Naruto's inspirational message isn't perfect so Boruto looks to fix it!
Editor's Note: This is a republication of a feature by Peter Fobian that originally appeared on Crunchyroll News on 10/12/18.
Naruto has always been an underdog story, a nobody who pulls himself out of the dirt, overcoming the prejudice of others and the loneliness of isolation to make something of himself in defiance of common sense and the inexorable laws of the hierarchy of shinobi. Eventually he reaches the top of the ninja world, ending the conflict that paralyzed it, fixing its societal flaws, and becoming the greatest of the Kage. The twin lessons of Naruto were to always reach out to others in need and that no challenge can’t be overcome if you work hard enough. Or at least that’s how it was supposed to be.
While the first message was ultimately a success, the second was sabotaged from the very beginning and ultimately betrayed at the halfway point. Naruto never was and never had been the underdog. His compassion for others who had suffered in the same manner he had was remarkable, a true triumph of the human spirit over his unfortunate circumstances that allowed him to save others, himself, and likely the entire world in the process. But, when it came to the conflicts that ultimately allowed Naruto to connect with characters like Sasuke and Gaara, our hero had a huge advantage.
The intended message is inescapable, said out loud in more than a few points. Nowhere was this more clear than during the Naruto vs Neji fight during the chunin exam. Neji, a prodigy and inheritor of one of the worlds greatest clan techniques in the byakugan, simply couldn’t lose to Naruto. Neji shouted as much. Repeatedly. Just as he was fundamentally stronger than Naruto, so was Neji a victim of fate who would also never rise above the circumstances of his birth, or so he believed. His defeat at the hands of Naruto was supposed to show us that these inescapable realities of privilege and power were illusions. That there was no challenge that couldn’t be overcome without sufficient hard work and good old shonen “not giving up.”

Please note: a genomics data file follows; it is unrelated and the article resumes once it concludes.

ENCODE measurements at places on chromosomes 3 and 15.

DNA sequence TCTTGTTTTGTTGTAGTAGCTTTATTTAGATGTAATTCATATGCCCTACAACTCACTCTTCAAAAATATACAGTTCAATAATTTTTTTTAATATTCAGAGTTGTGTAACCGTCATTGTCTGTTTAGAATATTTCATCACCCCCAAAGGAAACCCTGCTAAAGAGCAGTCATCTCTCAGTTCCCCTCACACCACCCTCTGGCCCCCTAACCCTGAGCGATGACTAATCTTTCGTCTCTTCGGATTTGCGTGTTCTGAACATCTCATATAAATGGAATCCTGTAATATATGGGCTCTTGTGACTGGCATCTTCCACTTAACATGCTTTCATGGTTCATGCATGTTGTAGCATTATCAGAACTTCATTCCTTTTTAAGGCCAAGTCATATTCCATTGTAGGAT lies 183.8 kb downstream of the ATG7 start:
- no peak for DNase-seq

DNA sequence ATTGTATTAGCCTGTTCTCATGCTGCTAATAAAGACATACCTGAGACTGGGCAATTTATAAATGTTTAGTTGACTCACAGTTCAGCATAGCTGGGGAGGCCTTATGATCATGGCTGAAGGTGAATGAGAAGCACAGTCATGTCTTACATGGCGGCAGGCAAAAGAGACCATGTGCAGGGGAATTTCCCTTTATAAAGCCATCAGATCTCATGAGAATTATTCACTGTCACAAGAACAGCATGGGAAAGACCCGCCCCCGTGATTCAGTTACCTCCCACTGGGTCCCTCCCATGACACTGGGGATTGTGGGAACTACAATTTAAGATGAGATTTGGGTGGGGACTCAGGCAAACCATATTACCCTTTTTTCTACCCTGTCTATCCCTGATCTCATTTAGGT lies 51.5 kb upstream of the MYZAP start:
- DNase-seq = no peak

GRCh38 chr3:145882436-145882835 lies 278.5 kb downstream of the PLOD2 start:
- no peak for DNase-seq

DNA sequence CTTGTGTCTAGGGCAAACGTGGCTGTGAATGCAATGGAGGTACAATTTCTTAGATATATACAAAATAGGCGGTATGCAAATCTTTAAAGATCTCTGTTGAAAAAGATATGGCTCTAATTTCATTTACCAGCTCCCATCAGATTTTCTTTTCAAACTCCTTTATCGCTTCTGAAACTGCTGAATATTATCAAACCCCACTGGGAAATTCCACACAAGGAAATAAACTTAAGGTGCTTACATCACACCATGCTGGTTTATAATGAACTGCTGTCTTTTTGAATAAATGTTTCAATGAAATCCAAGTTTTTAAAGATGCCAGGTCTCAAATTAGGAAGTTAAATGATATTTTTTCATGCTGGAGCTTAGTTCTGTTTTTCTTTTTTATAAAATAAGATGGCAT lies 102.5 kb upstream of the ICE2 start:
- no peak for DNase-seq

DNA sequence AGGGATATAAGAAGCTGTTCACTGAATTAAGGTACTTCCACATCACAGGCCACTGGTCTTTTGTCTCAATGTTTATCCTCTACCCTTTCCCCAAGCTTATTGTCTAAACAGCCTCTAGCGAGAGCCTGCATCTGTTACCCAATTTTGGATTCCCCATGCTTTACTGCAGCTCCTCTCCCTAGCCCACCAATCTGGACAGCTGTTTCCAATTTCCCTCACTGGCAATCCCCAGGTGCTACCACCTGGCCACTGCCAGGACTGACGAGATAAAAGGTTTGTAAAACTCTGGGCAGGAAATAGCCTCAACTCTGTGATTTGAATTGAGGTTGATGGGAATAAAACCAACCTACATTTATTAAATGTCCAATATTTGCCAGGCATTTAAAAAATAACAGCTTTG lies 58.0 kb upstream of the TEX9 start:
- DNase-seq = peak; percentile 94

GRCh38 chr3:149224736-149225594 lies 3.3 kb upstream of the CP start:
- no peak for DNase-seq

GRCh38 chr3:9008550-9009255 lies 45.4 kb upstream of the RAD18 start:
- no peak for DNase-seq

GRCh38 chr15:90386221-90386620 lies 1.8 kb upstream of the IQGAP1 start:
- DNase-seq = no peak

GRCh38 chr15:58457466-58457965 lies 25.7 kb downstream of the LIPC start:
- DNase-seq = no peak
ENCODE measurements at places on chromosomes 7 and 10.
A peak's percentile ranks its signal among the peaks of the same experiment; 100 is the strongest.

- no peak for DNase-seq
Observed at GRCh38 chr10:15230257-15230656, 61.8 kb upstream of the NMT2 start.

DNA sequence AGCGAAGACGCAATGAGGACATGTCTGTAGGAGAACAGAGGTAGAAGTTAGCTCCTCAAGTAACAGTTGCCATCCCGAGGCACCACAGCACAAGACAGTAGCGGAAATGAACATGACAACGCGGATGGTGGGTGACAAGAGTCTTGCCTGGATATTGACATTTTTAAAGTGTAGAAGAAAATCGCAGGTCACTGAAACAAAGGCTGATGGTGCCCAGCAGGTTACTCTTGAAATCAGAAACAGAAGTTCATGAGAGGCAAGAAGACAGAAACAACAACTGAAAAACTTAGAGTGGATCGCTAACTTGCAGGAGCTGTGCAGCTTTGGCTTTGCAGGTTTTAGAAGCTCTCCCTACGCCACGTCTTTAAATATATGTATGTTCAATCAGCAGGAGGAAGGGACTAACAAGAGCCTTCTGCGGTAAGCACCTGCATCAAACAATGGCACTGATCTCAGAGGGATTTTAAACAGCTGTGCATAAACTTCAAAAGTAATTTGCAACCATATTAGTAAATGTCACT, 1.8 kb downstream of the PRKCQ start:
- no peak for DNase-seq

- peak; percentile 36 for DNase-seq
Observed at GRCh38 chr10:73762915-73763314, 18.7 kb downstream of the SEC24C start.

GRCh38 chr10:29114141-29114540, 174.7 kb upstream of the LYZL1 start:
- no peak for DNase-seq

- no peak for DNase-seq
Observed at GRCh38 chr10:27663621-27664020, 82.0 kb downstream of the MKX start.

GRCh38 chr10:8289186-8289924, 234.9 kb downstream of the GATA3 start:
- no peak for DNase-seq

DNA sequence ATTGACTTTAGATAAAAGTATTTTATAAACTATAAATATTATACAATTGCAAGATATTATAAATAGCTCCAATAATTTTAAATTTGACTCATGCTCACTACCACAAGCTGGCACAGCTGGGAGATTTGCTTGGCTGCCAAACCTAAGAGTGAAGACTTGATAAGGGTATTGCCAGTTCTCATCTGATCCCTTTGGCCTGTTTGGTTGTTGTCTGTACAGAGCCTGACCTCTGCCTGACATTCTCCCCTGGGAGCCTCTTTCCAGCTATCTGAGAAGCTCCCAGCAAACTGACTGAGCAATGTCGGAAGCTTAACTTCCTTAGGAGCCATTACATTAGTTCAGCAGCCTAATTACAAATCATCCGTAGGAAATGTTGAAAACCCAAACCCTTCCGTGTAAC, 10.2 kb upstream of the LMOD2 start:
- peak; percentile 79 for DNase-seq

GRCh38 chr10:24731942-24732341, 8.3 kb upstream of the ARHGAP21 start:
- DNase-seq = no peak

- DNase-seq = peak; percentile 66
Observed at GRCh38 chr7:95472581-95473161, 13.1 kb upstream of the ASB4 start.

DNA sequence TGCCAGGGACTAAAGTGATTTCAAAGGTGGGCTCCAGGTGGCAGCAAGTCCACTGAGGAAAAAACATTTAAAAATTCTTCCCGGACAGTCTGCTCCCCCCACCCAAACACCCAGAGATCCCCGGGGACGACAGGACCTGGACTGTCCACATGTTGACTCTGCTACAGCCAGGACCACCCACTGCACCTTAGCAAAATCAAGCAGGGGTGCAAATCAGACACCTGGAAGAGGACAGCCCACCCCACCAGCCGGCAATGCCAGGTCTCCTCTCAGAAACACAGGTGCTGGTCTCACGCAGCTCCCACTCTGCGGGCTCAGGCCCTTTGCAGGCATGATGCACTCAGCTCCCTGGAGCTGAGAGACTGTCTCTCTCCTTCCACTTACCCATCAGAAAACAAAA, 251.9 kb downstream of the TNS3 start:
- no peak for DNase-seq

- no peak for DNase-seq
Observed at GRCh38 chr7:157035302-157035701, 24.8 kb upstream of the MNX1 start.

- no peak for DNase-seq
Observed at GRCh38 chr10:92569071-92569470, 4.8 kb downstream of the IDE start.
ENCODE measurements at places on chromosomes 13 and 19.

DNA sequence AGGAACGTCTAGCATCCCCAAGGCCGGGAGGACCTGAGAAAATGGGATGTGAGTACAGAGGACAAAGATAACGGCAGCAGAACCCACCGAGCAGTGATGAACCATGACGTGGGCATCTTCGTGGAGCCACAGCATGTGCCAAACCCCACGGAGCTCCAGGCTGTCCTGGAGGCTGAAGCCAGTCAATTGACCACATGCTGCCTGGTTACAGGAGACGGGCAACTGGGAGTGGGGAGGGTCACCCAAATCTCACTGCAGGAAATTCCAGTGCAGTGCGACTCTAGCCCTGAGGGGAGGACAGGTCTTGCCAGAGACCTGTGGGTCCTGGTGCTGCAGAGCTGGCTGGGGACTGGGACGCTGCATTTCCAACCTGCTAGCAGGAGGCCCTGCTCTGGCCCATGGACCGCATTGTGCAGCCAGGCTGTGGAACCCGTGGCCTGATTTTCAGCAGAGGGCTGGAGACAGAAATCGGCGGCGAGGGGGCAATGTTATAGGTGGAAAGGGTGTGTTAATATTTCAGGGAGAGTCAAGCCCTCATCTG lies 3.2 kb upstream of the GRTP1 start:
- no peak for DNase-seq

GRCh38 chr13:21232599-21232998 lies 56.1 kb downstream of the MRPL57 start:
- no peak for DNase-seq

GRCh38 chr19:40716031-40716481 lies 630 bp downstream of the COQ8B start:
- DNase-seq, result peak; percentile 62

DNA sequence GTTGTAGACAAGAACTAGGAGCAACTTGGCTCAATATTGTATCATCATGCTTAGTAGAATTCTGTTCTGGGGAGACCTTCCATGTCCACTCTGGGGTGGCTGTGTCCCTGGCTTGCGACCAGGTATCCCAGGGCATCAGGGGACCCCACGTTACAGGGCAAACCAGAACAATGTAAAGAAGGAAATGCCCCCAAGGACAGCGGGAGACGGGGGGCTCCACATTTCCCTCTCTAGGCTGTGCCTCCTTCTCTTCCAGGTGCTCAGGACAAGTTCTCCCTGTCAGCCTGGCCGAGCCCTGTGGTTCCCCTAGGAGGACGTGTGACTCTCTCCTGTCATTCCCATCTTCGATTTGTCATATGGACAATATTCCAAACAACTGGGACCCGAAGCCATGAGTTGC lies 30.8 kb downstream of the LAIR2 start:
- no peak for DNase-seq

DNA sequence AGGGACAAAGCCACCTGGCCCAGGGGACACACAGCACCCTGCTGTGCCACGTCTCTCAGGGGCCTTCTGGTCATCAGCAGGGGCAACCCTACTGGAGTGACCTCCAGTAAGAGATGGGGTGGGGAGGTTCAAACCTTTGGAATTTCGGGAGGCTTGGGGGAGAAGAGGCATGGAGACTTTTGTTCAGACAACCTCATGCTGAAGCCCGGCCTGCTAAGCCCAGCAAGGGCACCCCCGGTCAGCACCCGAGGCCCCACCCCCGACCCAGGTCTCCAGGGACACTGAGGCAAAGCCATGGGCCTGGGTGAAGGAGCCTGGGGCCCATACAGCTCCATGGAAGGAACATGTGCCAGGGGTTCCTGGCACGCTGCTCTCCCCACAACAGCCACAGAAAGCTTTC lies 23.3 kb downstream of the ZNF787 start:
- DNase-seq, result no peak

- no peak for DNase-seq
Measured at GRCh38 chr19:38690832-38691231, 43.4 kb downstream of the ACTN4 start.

Problem is that Naruto had a massive advantage in that fight, as well as almost every fight he walked into. Being the vessel for Kurama gave him almost unlimited stores of chakra. His entire fighting style relied on being an endless well of the stuff to continue walking armies of clones that no other shinobi could hope to manifest. In this particular fight he would have lost had the kyuubi chakra not allowed him to perform the otherwise biologically impossible task of reopening his tenketsu. Before the series began, Naruto was given a power greater than any of the bloodline limits. Prodigies like Neji and Sasuke were battling against an opponent given a tremendous advantage when they fought Naruto.
Where put into doubt before, this idea of hard work defeating destiny was entirely betrayed when Jiraiya falls in Shippuden. It’s revealed that, from the very beginning, Naruto had been a child of prophecy. Rather than a nobody who grasped the reigns of destiny to end the great ninja war and save the world, that had always been Naruto’s purpose in the world. He was simply fulfilling the role that had always been intended for him. This revelation undermines all of his sweat and tears, each of his triumphs, and every moment we were told that anyone can be something more if they dedicate themselves fully to their goal and always believe in themselves.